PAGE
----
I've been having a lot of fun with my new ArduCopter. My initial flight was interesting - due to me switching flight modes with the throttle up it jumped off the floor and flew straight at me. I now have a nice scar on my shoulder as a memento of that first flight :-)

Since then I've been taking things a bit more carefully. The above photo shows the copter tied down to a 20 litre tin of paint, so it can only rise about 10cm off the tin. It will be released from its string prison once I've got some of the glitches out.

The particular glitch that has me puzzled at the moment is ESC callibration. During some testing I suspected that the motors were not all running at the same speed, so I wrote this little tester and hacked it into the ArduCopterMega trunk:

static void run_testmode(void)
Serial.println("Running motor test");
for (uint16_t thr=1100; thr<=2000; thr += 100) {
for (unsigned char i=0; i<4; i++) {
Serial.printf_P(PSTR("motor test %u thr=%u\n"),
(unsigned)i, (unsigned)thr);
APM_RC.OutputCh(i, thr);
APM_RC.OutputCh(i, 1000);
if (Serial.read() != -1) {
Serial.println("terminating motor test");
for (unsigned char j=0; j<4; j++) {
APM_RC.OutputCh(j, 1000);
Serial.println("Finished motor test");

The code runs each of the motors in turn, starting at a PWM value of 1100 and rising to 2000. As I suspected, it showed that one of the ESCs (the one driving the front motor) is calibrated quite differently from the other 3. The front

ESC runs at 1100, when the other 3 don't run at all, and doesn't run at all at 1900 or 2000, while the other 3 do run up to and incuding at 2000.

I have been through ESC calibration, using this bit of code, which is based on some code from the ArduPirates tree:

static void calibrate_ESCs(void)
Serial.println("Disconnect battery then hit enter");

while (Serial.read() == -1) ;

Serial.println("Now connect your battery. After beep beep, hit enter");

while(1) {
APM_RC.OutputCh(0, 2000);
APM_RC.OutputCh(1, 2000);
APM_RC.OutputCh(2, 2000);
APM_RC.OutputCh(3, 2000);
if (Serial.read() != -1) break;
Serial.println("wait for beep then hit enter again");
while(1) {
APM_RC.OutputCh(0, 900);
APM_RC.OutputCh(1, 900);
APM_RC.OutputCh(2, 900);
APM_RC.OutputCh(3, 900);
if (Serial.read() != -1) break;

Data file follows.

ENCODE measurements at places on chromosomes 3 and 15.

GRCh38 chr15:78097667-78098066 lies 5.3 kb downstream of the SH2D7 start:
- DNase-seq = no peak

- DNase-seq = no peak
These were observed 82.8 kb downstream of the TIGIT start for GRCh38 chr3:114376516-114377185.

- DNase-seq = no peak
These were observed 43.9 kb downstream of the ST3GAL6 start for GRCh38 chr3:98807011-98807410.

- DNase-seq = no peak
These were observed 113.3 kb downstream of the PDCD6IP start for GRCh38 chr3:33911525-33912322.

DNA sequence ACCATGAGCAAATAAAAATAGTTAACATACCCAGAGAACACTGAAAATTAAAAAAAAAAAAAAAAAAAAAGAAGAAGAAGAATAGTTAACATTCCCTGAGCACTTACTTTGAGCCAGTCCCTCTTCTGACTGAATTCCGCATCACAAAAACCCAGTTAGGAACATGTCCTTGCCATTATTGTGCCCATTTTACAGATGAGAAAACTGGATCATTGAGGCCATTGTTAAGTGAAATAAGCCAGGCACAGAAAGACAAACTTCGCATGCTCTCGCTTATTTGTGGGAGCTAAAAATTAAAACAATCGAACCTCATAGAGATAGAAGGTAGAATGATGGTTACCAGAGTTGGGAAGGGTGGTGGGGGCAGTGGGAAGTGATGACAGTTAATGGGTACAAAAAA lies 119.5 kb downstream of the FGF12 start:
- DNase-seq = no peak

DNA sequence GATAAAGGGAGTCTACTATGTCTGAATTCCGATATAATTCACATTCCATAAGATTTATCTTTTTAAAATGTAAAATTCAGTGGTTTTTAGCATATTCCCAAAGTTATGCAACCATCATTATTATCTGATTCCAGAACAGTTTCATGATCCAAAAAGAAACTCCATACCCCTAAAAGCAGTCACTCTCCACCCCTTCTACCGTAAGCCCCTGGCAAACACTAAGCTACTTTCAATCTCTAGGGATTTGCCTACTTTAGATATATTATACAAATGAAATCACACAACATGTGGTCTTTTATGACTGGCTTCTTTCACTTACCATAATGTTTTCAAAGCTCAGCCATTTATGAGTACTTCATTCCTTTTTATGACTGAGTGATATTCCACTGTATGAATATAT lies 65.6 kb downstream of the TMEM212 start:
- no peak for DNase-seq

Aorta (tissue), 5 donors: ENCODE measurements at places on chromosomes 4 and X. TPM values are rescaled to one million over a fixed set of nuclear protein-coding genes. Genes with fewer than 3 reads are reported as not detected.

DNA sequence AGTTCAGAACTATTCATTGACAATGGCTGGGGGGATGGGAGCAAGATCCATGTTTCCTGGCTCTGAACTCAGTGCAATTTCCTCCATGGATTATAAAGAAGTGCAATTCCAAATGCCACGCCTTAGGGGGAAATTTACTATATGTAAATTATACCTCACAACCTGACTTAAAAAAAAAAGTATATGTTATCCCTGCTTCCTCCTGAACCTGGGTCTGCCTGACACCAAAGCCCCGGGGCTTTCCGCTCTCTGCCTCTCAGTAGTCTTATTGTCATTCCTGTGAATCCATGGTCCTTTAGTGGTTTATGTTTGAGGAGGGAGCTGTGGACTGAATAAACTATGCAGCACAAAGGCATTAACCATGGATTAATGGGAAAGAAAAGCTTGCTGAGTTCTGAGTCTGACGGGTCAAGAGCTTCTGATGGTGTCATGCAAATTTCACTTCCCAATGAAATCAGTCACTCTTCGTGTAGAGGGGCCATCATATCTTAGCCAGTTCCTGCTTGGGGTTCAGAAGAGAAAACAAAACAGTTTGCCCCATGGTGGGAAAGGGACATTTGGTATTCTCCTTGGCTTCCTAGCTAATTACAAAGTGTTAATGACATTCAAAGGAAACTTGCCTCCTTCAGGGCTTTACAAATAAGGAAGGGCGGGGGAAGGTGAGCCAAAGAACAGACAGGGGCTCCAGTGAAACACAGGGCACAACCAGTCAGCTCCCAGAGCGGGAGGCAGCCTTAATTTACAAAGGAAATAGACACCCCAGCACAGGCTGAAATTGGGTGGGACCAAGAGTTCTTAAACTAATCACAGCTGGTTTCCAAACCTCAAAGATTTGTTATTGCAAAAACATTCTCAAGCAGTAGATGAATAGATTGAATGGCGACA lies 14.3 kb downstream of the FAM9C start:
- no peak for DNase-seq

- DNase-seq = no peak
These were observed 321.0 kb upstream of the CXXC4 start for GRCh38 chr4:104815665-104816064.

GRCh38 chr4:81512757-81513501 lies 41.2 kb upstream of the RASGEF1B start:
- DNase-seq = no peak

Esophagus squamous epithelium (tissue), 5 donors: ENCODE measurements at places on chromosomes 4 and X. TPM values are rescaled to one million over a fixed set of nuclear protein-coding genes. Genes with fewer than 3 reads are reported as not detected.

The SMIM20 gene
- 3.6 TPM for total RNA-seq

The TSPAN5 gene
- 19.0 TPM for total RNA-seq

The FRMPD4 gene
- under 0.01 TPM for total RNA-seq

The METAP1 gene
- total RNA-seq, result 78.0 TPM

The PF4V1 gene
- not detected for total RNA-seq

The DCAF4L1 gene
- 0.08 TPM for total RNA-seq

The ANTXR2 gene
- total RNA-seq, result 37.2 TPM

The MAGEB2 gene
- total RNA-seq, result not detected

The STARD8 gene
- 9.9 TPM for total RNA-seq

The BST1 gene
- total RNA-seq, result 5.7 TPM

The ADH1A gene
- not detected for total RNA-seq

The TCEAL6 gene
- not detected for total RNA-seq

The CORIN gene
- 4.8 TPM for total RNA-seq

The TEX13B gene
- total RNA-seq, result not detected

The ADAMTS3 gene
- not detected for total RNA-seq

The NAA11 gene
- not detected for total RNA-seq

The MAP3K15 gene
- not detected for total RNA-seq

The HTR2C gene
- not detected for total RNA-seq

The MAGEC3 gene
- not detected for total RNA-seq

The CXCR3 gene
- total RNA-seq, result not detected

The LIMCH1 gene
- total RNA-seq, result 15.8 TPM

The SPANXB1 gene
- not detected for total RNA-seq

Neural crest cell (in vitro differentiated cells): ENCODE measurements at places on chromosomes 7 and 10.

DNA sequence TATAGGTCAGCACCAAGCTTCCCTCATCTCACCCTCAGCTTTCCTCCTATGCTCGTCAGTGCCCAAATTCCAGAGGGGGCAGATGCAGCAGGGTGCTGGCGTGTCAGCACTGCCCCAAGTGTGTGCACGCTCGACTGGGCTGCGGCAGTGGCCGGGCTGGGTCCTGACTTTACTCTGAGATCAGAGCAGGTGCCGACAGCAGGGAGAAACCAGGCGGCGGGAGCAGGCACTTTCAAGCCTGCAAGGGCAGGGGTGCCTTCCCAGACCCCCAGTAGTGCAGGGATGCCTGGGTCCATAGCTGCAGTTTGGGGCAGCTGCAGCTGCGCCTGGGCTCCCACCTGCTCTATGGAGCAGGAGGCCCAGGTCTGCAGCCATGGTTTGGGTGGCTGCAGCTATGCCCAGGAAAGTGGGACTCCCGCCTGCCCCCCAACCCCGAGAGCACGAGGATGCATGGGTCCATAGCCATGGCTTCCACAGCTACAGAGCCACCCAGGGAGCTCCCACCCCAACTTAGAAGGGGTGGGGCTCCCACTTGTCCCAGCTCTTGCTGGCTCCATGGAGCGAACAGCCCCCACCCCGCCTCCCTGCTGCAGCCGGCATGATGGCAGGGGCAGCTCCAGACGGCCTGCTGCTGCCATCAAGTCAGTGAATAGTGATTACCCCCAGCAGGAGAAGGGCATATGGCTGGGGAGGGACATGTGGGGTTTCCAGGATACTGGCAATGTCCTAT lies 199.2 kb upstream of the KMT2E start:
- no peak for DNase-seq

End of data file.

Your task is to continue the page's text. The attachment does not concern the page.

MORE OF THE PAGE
Serial.println("disconnect your battery and then hit enter again");

while (Serial.read() == -1) ;

If I understand correctly, that should have calibrated all 4 ESCs to the same value, but it didn't seem to work.

Does anyone have any suggestions? Is it just a matter of replacing the ESC that is out of kilter with the others?


UPDATE: I've solved it! The problem was I had misunderstood the importance of the timing in the ESC calibration instructions. I read the ESC manual, and noticed that the procedure for entering programming mode is actually the same as the initial steps for doing throttle callibration. The only difference is how long you wait after connecting the battery the first time. I was beiing "conservative" and waiting several seconds, and the ESCs were entering programming mode instead of doing throttle calibration.

I now have my 4 ESCs calibrated correctly, and it hovers quite nicely in its string prison. I will be able to try a real flight now, and see if it lasts a bit longer than the first one!


Views: 1954

Comment by Ground Loop on March 2, 2011 at 10:21am

I don't have any insight into the problem, but at the risk of confusing the issue wanted to mention that one of my Arducopter motors has less "top end" than the others.  This is really only visible in full-power climbouts, when the Arducopter wants to flip over.

(Standard Arducopter kit, m2mpower ESCs, etc)

I could have one weak motor, or one miscalibrated ESC.  I'll have to check with a tethering solution like yours.


Comment by Darren on March 2, 2011 at 10:42am

In multiple esc environments, Its been suggested to sync the throttle range on the esc's. I dont know about the ones your using, but this may be the issue. here is a short video I recall watching they did on syncing two speed controllers on a multi motor edf jet

Throttle Calibration Video for the Su-34 Fullback.

Comment by Ground Loop on March 2, 2011 at 11:07am

Sure would be great if the Send Motor Command in Configurator actually worked. ;)

Anyone know what the disconnect there is?

Comment by SilverFox on March 2, 2011 at 11:17am